Perovskite manganites are well known for their complex magnetic and electronic properties. Their heterostructures are even more perplexing, specifically when interfaced with magnetic or nonmagnetic insulators as they offer particular promise for applications such as spin filter tunnel junctions. This study explores the structural and magnetic properties of one such heterostructure, namely, La0.7Sr0.3MnO3/LaCoO3 (LSMO/LCO) bilayers as the thickness of the LCO layer is varied while keeping that of the LSMO layer fixed. Exceeding a threshold value while gradually increasing the LCO layer thickness, prominent side lobes are observed in the reciprocal space map signifying the formation of periodic structural striped domains in LCO. The magnetic properties of the bilayers, specifically the interfacial couplings, are markedly influenced by the variation of the LCO thickness with noteworthy consequences that include a tunable negative exchange bias.

Heterostructures comprising perovskite oxides have been a topic of increasing interest because of their diverse range of functionalities (e.g., metallicity, ferromagnetism, etc.), potential applications in spintronics,1 and exotic physics of the interfaces.2–5 The interfaces, besides regulating the interlayer coupling between the layers, also dictate the overall properties of the systems. For instance, the interfaces between two non-ferromagnetic layers such as LaCrO3/LaFeO3 and LaMnO3/LaNiO3 on (111)-oriented substrates exhibit ferromagnetism that can be attributed to the superexchange interactions between the concerned magnetic moments at the interfaces.6,7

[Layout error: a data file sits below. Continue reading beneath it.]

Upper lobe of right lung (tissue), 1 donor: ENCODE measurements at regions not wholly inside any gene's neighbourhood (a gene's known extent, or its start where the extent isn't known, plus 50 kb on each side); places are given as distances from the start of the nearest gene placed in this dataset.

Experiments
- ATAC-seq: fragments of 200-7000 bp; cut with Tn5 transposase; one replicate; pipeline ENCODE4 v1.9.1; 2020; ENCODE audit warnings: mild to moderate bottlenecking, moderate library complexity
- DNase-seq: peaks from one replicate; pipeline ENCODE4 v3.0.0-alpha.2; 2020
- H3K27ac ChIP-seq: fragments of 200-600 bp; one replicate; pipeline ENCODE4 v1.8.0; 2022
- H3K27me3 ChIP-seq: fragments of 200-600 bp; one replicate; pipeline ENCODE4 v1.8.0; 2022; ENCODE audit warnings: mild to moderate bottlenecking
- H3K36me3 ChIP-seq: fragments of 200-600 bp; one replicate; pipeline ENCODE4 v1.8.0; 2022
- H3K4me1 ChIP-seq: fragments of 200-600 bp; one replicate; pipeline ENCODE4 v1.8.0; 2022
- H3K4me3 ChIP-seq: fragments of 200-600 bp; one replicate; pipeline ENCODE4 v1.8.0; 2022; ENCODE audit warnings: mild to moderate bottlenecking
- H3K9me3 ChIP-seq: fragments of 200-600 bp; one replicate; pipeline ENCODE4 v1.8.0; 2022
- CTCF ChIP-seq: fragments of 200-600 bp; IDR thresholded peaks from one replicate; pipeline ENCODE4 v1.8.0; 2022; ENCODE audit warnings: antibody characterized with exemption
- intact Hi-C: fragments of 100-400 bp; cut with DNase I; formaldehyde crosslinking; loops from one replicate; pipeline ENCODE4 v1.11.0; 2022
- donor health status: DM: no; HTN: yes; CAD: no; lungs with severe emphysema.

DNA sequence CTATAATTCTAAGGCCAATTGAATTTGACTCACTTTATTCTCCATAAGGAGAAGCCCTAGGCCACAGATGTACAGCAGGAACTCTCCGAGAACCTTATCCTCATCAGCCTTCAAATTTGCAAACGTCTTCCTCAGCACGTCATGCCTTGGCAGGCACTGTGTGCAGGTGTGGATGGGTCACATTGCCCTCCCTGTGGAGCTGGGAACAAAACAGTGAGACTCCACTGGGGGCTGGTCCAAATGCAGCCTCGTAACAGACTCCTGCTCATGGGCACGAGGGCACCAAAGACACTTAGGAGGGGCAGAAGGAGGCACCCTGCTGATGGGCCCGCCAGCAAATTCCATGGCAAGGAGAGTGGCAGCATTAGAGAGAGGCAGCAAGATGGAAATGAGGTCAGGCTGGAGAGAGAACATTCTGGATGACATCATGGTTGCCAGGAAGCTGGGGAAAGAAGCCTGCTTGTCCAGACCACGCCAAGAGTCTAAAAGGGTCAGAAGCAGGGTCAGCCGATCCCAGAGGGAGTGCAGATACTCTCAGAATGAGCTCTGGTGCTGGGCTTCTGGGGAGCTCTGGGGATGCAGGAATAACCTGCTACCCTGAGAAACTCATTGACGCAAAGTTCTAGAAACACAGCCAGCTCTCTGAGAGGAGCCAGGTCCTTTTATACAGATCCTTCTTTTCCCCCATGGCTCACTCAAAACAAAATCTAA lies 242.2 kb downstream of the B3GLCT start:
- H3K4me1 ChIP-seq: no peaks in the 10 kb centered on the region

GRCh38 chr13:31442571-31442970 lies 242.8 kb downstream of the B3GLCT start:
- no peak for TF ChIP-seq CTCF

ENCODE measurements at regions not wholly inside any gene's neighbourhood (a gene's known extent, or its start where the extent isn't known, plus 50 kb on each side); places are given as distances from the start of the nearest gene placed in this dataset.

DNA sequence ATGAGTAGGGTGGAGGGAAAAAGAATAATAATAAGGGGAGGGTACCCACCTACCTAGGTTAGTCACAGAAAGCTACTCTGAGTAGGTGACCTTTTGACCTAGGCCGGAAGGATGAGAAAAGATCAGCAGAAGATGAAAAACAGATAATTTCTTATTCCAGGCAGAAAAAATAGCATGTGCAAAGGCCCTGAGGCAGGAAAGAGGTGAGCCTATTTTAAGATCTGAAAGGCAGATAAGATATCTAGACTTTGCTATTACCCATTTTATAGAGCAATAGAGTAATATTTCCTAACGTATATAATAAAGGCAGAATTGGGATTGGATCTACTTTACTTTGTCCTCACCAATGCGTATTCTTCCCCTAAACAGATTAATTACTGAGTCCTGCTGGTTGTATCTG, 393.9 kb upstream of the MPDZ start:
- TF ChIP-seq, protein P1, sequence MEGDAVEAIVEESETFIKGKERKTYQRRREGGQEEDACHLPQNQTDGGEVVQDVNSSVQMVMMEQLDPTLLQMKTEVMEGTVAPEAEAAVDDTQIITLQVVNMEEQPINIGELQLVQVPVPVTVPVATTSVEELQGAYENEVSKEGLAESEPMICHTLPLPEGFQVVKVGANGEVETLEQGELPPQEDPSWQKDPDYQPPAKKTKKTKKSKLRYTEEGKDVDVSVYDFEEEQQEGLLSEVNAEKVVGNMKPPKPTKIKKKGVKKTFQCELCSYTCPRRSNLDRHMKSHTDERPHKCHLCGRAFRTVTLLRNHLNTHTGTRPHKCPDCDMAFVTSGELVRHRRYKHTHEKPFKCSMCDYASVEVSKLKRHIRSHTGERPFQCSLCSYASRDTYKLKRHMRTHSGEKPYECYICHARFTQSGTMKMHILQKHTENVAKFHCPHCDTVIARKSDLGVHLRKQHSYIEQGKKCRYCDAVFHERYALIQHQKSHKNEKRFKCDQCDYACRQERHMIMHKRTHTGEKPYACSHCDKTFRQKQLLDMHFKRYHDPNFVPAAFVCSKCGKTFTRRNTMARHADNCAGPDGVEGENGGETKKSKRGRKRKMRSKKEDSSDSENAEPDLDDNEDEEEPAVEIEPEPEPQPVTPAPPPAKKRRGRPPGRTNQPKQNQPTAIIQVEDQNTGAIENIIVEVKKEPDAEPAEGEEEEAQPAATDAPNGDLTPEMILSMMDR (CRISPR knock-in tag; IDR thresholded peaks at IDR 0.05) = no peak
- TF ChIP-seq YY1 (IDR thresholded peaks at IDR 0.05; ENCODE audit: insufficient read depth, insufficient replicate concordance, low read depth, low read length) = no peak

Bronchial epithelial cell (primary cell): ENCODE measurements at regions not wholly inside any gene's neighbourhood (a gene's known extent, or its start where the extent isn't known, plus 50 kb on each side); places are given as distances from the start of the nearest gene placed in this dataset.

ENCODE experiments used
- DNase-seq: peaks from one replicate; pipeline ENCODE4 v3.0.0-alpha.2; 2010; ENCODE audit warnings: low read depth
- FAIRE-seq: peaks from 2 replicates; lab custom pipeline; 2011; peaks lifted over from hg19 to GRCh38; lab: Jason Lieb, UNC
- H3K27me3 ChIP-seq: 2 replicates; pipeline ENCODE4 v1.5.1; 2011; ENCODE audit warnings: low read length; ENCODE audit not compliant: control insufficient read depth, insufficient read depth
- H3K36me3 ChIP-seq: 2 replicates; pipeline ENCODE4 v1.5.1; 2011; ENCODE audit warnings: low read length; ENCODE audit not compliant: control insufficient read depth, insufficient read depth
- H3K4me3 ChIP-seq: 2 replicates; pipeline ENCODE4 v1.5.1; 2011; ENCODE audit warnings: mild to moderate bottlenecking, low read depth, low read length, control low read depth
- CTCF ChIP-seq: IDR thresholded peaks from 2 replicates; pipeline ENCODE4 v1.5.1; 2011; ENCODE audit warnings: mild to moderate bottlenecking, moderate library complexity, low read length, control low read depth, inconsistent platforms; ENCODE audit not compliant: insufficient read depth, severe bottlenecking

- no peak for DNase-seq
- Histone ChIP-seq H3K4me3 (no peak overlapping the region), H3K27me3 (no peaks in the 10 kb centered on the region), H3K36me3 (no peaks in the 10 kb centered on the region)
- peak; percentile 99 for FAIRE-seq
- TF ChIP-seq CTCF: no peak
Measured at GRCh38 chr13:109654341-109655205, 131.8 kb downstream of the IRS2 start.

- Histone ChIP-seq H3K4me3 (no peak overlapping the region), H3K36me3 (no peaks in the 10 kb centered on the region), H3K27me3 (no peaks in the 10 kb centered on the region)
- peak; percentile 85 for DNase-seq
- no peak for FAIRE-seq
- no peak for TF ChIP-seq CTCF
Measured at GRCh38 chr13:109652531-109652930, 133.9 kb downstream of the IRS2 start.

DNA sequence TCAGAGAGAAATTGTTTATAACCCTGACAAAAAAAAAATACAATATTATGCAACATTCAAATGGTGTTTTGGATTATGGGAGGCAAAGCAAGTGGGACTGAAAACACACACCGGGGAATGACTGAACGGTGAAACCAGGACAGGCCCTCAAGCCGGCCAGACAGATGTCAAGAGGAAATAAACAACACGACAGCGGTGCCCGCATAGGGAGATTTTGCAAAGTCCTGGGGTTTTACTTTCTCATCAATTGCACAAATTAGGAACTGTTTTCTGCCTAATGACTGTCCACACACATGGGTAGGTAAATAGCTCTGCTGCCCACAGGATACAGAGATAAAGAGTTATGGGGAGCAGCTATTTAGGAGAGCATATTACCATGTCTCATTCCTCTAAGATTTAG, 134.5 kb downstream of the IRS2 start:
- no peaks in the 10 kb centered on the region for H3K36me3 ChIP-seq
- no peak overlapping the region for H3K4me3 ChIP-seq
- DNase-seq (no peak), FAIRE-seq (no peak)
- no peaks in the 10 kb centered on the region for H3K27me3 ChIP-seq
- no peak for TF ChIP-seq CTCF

Heterostructures with manganites as one of the components have been paid specific attention primarily because of the promising properties of manganites [e.g., La0.7Sr0.3MnO3 (LSMO), La0.7Ca0.3MnO3] that include a nearly half-metallic and ferromagnetic behavior with an extremely high degree of spin polarization.8 Heterostructures with these metallic manganites have been reported to feature exotic interfacial properties.9–12 Specifically, those comprising manganites and ruthenates have garnered ample interest due to properties such as tunable antiferromagnetic coupling and exchange bias at the interface.12–14 Magnetic tunnel junctions, consisting of two half-metallic ferromagnets La0.7Sr0.3MnO3 and La0.7Ca0.3MnO3 separated by an insulating thin layer of SrTiO3 (STO), have also been extensively studied revealing their potential applicability in preparing magnetoresistive devices.15